For a small island – Gozo has a unique, diverse and rich history. Its distinctive 7,000 year timeline is as you’d expect interwoven with that of her sister island, Malta. The island’s geographical positioning in the Maltese archipelago, set in the heart of the Mediterranean, shaped Gozo’s history, as different rulers vied for its strategic location.
Gozo’s history is a rich tapestry; involving invasions by the Phoenicians, the Romans, the Byzantines, the Arabs, the Normans, the Saracens, the French and many more. All these assaults and further occupations left an imprint on the culture of our people and on the island’s landmarks.
In fact, “Għawdex” which is the name locals use to refer to Gozo, actually originates around 870 AD when Gozo was under Arab rule. More recently, over the past 250 years our people have had their resolve tested further; overcoming a deadly plague and experiencing hunger and attacks as a consequence of Malta’s role in the Crimean, the Great War and the Second World War – whilst also rising up in their own monumental battle to assert their independence from British rule.
It’s no surprise then that our islanders are proud of their distinct history and enjoy celebrating this through dramatic productions to showcase this heritage; striving to keep their past struggles current and relevant; taking it from the dusty page to the open-air stage.
For 10 years, the Xagħra Historical Re-enactment Organisation have been dramatising historical reconstructions, honouring key dates in Gozo and Malta’s history and sharing lesser-known stories of past Xaghra villagers linked to these historical moments.
In June this year, their actors took part in a moving re-enactment to mark the 100 year anniversary of the Sette Giugno tragedy of 7 June 1919, when four people died during rioting as Maltese people revolted against the British administration to demand some form of representative government. One of the victims who died during these riots was from Xagħra, Guzeppi Bajada.
Xagħra Historical Re-enactment Organisation stage regular productions throughout the year and are currently mid-way through their summer-run of ‘Xaghra Tale’. Xagħra Tale is a highly polished 25- minute dance and drama production, aimed at tourists and performed each Wednesday night at 9.00 pm in Xagħra Square (from July up until 21st August, 2019).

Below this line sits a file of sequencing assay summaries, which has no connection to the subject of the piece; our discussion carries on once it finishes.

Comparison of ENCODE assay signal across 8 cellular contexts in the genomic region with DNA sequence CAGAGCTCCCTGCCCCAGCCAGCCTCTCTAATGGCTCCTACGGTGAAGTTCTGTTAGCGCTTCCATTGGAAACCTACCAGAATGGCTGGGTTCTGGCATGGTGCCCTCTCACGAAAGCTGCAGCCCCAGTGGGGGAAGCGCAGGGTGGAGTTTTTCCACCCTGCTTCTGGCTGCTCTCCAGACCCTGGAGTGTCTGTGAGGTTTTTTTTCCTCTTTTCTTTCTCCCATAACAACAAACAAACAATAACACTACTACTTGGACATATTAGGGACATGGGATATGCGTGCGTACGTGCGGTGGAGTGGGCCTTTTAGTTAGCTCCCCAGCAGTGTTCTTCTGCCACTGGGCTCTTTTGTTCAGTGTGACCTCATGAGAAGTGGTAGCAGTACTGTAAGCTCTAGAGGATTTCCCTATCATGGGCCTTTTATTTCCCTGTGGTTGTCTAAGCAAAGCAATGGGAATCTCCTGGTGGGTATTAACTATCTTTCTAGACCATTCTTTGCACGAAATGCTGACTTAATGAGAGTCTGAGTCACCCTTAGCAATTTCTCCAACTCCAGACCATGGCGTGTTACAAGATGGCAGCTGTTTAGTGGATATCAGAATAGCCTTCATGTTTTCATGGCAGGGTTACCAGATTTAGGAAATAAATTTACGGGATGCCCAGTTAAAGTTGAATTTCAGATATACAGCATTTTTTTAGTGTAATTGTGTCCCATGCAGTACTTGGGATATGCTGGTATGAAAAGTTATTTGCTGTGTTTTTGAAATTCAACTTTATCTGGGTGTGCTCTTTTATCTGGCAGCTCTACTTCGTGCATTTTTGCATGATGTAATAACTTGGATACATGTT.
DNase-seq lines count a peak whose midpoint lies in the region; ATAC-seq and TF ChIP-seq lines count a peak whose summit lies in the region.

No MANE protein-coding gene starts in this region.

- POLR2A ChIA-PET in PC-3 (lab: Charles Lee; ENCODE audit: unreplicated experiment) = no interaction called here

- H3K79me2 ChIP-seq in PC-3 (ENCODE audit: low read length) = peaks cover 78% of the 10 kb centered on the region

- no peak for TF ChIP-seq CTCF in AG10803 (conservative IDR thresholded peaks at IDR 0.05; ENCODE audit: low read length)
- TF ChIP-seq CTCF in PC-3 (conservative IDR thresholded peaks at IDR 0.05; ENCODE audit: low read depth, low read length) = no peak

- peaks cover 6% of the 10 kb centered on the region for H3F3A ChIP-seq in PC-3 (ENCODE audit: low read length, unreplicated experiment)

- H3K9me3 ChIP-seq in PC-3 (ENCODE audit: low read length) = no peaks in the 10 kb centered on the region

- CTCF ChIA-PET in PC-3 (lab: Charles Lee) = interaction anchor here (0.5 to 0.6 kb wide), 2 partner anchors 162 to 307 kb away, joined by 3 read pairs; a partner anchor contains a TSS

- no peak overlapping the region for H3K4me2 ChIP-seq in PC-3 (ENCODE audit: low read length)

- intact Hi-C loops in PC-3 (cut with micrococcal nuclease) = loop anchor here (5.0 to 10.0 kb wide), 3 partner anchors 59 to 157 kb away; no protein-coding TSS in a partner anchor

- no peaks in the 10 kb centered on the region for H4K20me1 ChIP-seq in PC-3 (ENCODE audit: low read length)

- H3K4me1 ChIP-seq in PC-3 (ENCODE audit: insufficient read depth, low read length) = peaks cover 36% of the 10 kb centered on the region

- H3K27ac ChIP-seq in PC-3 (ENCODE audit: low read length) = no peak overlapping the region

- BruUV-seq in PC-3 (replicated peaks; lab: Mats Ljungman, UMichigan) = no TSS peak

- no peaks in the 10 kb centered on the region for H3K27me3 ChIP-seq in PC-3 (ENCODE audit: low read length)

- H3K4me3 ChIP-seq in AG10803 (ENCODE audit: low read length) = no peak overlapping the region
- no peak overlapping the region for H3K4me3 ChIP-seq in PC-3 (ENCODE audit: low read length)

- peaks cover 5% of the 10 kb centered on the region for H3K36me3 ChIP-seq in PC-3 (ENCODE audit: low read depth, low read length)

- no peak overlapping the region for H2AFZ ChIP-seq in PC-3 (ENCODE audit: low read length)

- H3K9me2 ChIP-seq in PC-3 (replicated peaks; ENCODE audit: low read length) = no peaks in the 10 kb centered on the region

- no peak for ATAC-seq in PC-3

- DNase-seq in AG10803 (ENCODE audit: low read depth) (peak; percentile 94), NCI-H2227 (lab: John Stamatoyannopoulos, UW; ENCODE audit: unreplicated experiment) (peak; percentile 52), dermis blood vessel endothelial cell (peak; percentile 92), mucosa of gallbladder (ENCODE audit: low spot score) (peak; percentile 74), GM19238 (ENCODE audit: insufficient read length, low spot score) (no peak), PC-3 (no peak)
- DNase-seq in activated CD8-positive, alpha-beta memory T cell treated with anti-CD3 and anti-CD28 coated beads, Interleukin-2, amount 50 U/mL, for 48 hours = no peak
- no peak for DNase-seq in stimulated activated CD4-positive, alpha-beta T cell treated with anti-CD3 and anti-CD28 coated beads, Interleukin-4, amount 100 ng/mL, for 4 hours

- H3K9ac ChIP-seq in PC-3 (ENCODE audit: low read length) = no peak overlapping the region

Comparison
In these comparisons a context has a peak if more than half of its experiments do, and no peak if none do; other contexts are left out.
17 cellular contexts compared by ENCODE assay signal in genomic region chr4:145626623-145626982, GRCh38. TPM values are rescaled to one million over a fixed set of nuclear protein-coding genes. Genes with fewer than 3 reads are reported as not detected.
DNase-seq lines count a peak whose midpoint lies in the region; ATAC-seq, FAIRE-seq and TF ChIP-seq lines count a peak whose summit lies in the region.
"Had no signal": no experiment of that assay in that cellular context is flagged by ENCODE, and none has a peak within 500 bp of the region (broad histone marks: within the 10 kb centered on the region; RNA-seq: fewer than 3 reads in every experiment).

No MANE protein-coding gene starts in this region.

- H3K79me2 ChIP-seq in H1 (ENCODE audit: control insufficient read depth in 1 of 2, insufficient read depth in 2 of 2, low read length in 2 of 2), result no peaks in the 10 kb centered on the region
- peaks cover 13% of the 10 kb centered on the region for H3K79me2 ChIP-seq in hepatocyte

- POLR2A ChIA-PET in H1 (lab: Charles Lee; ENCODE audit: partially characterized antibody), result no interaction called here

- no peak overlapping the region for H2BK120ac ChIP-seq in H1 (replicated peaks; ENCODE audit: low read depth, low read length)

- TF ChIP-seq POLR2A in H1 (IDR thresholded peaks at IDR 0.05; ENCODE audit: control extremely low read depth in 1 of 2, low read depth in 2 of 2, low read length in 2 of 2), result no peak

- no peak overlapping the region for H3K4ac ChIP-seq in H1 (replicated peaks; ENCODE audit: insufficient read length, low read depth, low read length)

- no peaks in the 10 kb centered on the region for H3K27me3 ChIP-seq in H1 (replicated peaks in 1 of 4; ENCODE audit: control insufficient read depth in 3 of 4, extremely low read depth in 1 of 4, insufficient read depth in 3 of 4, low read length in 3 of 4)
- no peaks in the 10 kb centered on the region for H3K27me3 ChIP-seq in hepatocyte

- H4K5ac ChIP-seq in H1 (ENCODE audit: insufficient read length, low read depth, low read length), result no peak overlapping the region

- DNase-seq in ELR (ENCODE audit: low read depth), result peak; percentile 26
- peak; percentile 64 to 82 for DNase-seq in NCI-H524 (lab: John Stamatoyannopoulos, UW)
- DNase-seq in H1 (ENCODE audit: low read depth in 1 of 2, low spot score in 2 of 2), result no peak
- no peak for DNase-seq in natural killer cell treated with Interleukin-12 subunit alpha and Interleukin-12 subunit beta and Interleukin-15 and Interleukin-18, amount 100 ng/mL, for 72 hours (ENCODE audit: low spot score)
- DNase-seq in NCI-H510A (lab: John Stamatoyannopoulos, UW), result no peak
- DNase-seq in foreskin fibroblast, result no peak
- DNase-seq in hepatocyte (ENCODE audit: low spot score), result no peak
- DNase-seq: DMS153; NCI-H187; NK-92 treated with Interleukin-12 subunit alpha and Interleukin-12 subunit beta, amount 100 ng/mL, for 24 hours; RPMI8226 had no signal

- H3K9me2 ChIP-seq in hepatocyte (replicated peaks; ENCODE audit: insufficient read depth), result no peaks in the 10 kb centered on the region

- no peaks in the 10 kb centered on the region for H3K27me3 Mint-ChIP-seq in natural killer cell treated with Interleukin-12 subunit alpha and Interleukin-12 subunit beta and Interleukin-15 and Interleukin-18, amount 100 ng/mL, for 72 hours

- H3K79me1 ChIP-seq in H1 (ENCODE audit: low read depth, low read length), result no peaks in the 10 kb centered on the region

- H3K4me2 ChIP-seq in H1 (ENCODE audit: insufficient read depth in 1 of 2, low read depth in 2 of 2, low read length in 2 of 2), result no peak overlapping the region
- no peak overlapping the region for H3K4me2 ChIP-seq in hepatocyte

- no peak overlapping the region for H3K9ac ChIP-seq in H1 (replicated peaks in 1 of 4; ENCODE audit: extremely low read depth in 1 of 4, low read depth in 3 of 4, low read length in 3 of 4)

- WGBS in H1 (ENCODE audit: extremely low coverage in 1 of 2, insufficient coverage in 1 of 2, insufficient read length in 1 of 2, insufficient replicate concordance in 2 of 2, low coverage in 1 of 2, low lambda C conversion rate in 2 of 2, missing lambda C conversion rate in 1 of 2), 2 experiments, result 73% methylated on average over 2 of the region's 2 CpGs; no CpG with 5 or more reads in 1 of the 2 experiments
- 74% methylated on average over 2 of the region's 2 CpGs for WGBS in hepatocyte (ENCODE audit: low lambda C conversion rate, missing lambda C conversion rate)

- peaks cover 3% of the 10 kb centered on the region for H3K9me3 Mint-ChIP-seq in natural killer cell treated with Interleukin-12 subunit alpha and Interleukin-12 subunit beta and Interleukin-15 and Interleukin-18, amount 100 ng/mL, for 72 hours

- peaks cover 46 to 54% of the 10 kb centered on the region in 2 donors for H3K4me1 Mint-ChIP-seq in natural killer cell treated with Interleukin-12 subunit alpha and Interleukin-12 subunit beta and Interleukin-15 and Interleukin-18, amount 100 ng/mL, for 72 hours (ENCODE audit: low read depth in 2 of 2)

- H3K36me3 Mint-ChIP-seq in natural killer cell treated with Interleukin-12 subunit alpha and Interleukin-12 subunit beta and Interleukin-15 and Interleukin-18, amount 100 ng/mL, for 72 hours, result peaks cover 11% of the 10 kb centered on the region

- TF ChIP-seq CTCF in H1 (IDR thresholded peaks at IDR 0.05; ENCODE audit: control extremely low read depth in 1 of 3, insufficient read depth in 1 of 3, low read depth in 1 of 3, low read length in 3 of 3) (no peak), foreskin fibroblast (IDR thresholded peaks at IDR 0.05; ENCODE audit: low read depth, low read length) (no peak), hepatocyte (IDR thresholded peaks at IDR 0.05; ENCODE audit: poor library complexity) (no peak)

This narrated production, under the guidance of Artistic Director Father Joseph Bajada, features 50 to 60 local performers and charts the story of Xagħra through pivotal moments in its history, taking the audience on a millennial journey from classical times right up until the 20th century. How often will you find a holiday destination where a whole village will put on an elaborately staged, fully choreographed drama and dance production for you?
Xagħra Tale began 6 years ago and runs each year, although the production took a break last year and so this is currently their 5th edition. The group have three versions of Xagħra Tale centering on different events in history, which are rotated annually to ensure it stays fresh for the audience and the performers.
Victor Teuma is the Founder/President of the group and says: “Our 2019 version really is a whistle-stop tour of our history, cramming hundreds of years into 20 to 25 minutes. It begins with the story of our Ġgantija Temples, Malta passing from Aragonese rule through to the Knights of St John, the Great Siege of Malta in 1565. We pull at the heart strings, telling the little-known tale of the Black Plague in Xagħra, even some locals are unaware of how Xagħra was Gozo’s only infected village which was cordoned off by the army with many locals dying. Then we move onto how the Second World War impacted Malta and Gozo.”
This year’s youngest performer is a 5 year old boy, who plays a dead child in the black plague sequence and their oldest is a 70 year old gentleman who takes on the role of Sir Alexander Ball, a British admiral who came to the rescue of the Maltese people against Napoleon and who was the first Civil Commissioner of Malta.
So, whatever kind of history you’re into there is something for everyone as this narrated production incorporates legends, military battles, world wars, joy and sadness and what’s more it is completely free. Younger performers collect donations from audience members after each production, with the money raised used to finance costumes and props.
Victor continues: “Although we focus on local history, we need to cover national history too; and where possible we try and illustrate with local stories. So, our scenes about the Second World War include sequences about air raids in Gozo, which mostly happened right here in Xagħra. It’s nice for local people to share their own history, giving local insight into historical events people can already relate to.”
Xagħra Tale runs every Wednesday throughout August, with the final show taking place on 21st August.
The group’s next event after Xagħra Tale will be a commemorative Victory Parade to mark the Eve of Victory Day on 7th September and to kick start Xagħra’s feast – The Feast of Our Lady of Victories. Victory Day is a public holiday throughout the Maltese islands celebrated every September 8th, which marks the triumph of the Maltese over the Ottoman Empire in the Great Siege of 1565.
You can keep across future performances of Xaghra Historical Re-enactment Organisation here.
With thanks to: Victor Teuma, Noel Camilleri. Terry Camilleri, Anthony Vella and George Scerri.